Tag: dad

The Letter Every Parent Should Write To Their LGBT Child

As parents, we want to parent well. We love our children deeply and want the very best for them. There are many things that shape the values and philosophy we carry into the raising of our children—spirituality, beliefs, culture, family, traditions, preferences, not to mention the often unshakeable manner in which our parents parented us. However, nothing should ultimately dictate the attitudes and actions we manifest towards our children more than unconditionally, unconditional love. No matter what parenting mantras we adopt along the way, however holy and seemingly righteous, without unconditional love taking center stage, we are powerless and bankrupt of true influence with our children.

The journey of being a parent is a daunting one where the playing field is constantly shifting beneath us, each stage along the way requiring careful adjustments. Parenting often feels like a constant tripping down the stairs where the main goal quickly becomes to simply stay on our feet and manage the fall—none of us our perfect or have the inside scoop. Yet, there is no greater opportunity to win the heart and shape the life of our children than in the giving of unconditional love when our children need it most.

When a child finally steps to the edge and invokes the God-given courage to reveal themselves as being gay, lesbian, bisexual, or transgender, there will perhaps be no greater moment and opportunity in all of our parenting to reveal to that child that ours has been a hug, all along, from birth until now, that is truly unbreakable and unstoppable—no height, nor depth, nor anything else in all of creation will separate the embrace of love, loyalty, and pride we have gripped around them. There was no fine print in our parenting that is now called into application. There were no loop holes or contingencies that warrant us a way out or a justified shrinking back. The very same joy we had when they came out of the womb is still the very same joy we have when they “come out” of the tomb of living a lie in fear of being fully known for who they truly are—lesbian, gay, bisexual, or transgender. Whether in agreement or disagreement, whether in affirmation or in confusion, we still declare in determined resolve, “this is my child with whom I am well pleased.”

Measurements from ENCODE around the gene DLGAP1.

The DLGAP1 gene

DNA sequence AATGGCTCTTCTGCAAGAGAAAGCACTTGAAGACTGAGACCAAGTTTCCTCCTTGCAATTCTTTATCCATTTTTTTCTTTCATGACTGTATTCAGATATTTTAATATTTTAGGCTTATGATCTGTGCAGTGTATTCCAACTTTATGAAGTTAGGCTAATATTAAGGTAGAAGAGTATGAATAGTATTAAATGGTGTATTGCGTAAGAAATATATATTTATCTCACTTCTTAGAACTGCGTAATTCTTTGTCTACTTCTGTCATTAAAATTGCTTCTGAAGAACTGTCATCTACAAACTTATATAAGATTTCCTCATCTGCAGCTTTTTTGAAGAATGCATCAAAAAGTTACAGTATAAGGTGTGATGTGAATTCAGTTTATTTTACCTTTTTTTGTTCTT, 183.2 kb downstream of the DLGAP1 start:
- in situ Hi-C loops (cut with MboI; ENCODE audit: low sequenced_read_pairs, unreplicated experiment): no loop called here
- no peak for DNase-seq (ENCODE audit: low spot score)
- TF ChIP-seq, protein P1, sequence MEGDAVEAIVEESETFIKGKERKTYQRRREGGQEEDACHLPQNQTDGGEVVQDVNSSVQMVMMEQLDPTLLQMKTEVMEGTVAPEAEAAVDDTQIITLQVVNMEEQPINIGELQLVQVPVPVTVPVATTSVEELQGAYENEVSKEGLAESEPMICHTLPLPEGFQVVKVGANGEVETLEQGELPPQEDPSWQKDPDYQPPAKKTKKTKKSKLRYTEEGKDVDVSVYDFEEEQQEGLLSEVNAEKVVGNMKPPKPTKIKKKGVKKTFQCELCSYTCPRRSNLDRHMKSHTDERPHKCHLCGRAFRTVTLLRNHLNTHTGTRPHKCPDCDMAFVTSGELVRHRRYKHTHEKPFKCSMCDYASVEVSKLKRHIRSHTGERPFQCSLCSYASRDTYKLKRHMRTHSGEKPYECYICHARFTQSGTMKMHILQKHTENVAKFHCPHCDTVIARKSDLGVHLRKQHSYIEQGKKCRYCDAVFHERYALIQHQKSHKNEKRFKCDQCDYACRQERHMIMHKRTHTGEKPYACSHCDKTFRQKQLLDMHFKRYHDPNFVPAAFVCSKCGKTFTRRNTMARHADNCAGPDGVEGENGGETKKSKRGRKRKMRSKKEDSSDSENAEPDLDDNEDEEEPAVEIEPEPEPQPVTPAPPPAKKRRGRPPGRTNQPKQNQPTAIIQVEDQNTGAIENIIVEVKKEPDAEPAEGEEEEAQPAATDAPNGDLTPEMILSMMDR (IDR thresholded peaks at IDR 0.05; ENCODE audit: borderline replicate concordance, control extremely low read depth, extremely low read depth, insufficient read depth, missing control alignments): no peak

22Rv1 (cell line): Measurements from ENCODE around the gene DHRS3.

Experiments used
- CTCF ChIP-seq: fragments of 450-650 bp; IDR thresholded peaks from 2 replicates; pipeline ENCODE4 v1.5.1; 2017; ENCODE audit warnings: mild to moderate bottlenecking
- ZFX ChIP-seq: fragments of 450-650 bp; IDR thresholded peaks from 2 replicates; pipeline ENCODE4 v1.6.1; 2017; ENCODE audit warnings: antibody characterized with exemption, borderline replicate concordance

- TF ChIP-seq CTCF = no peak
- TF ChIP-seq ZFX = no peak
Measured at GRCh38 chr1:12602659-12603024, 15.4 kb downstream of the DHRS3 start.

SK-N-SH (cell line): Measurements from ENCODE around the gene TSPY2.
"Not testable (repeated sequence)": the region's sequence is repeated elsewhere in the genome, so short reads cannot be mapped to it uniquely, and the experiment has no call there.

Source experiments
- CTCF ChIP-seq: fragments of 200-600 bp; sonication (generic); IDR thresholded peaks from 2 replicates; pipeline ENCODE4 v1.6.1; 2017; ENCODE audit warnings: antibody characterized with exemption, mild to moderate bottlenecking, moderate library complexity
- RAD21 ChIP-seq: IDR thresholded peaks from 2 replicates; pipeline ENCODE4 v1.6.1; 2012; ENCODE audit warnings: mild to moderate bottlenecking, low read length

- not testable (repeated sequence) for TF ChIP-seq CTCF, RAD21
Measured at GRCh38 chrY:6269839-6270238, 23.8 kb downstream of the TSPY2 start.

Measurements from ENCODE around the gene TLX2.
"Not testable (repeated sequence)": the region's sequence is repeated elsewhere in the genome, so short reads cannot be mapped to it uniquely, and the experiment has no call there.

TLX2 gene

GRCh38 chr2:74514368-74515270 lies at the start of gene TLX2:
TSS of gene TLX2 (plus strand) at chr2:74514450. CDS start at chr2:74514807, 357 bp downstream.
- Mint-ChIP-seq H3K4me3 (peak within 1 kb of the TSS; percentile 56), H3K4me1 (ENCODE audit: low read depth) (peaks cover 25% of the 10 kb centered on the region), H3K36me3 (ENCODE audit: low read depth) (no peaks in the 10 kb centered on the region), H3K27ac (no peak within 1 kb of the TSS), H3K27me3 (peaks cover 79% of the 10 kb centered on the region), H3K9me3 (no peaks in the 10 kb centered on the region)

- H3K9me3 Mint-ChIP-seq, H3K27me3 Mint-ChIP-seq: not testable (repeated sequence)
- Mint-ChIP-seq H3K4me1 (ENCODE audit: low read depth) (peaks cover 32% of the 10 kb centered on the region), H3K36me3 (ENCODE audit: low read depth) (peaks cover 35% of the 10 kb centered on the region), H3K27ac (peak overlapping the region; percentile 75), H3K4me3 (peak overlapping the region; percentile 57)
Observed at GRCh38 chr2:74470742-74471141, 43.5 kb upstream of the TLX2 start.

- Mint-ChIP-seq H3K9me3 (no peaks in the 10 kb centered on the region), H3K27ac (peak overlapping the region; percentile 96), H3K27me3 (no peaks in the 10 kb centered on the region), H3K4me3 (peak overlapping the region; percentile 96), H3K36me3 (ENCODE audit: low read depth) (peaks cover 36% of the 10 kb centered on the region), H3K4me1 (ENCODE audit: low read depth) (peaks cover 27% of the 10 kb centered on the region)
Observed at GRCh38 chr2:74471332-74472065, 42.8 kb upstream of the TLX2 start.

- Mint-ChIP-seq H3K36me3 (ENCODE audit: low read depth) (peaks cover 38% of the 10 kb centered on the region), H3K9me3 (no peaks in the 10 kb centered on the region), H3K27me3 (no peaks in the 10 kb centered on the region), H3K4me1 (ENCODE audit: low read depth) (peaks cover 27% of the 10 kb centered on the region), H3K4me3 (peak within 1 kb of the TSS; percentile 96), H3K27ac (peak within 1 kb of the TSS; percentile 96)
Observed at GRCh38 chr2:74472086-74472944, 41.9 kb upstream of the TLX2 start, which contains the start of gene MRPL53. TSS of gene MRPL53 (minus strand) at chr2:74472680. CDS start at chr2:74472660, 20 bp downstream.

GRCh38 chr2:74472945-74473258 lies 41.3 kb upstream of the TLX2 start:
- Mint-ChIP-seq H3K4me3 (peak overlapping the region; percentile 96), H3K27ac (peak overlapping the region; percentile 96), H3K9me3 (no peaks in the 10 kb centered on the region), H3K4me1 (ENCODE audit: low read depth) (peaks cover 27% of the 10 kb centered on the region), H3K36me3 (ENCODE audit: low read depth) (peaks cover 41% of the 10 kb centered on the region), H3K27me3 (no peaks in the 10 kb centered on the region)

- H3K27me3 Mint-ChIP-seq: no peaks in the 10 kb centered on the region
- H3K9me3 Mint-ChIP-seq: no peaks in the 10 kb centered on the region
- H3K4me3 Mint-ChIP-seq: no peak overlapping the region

This, is unconditional love when it’s needed most.

Yet sadly, while Jesus is calling our Lazarus-children to “come out” and truly be alive and fully live, unwrapping from the burial clothes of fear and condemnation that suffocate them—we can miss the moments, and even, intentionally or not, turn our children back towards the grave, wrapped once again in fear and shame. For ours is a powerful voice.

No, our children are not expecting nor desiring nor needing our perfection, but rather they long for a simple, unyielding, unbreakable, undeniable connection of loyalty and unwavering pride, sealed by an unconditional love for them that nothing can reverse or restrict. We are all born with this ancient sense deep within that this kind of love is not only possible, but ultimately the essence of God and life—and thus, the most important gift we can give, especially when everything within us or around us would tell us not to do so—when we feel those voices of our faith, culture, family, or inner convictions telling us to place conditions, to put up walls, to tighten the grip, or even condemn our very own children.

Regardless of the situation, regardless of our creed, we never make a mistake when we give unconditional love—we always make a mistake when we withhold it. Leaning on our own understandings to the reduction or removal of unconditional love always creates a detriment and depravity God never supports.

See, the truth is, we are constantly sending letters to our children, whether we intend to or not. Every day is charged with cosmic opportunity—messages of life welling up from our souls colliding and reverberating into the atmosphere of our children’s living and being. Never underestimate the power of the living letter we are forever composing to our children. The most beautiful and transformative words we can write within these verses and inject into their veins by script and action—”I love you no matter what,” “I’m forever proud of you” and “I’m sorry, I was wrong.”

Nothing can change the course of things like these kinds of words spoken and displayed genuinely from a parent.

Whatever has happened, whatever path has traveled beneath your parenting feet, it’s never too late to write that letter.

It’s never too late.

Perhaps, today is the day.

For today is a new day, full of Grace, truth, and promise.

Now is an opportunity as good as any other to give echo to the Father’s heart through your voice spoken into the life of your LGBT child.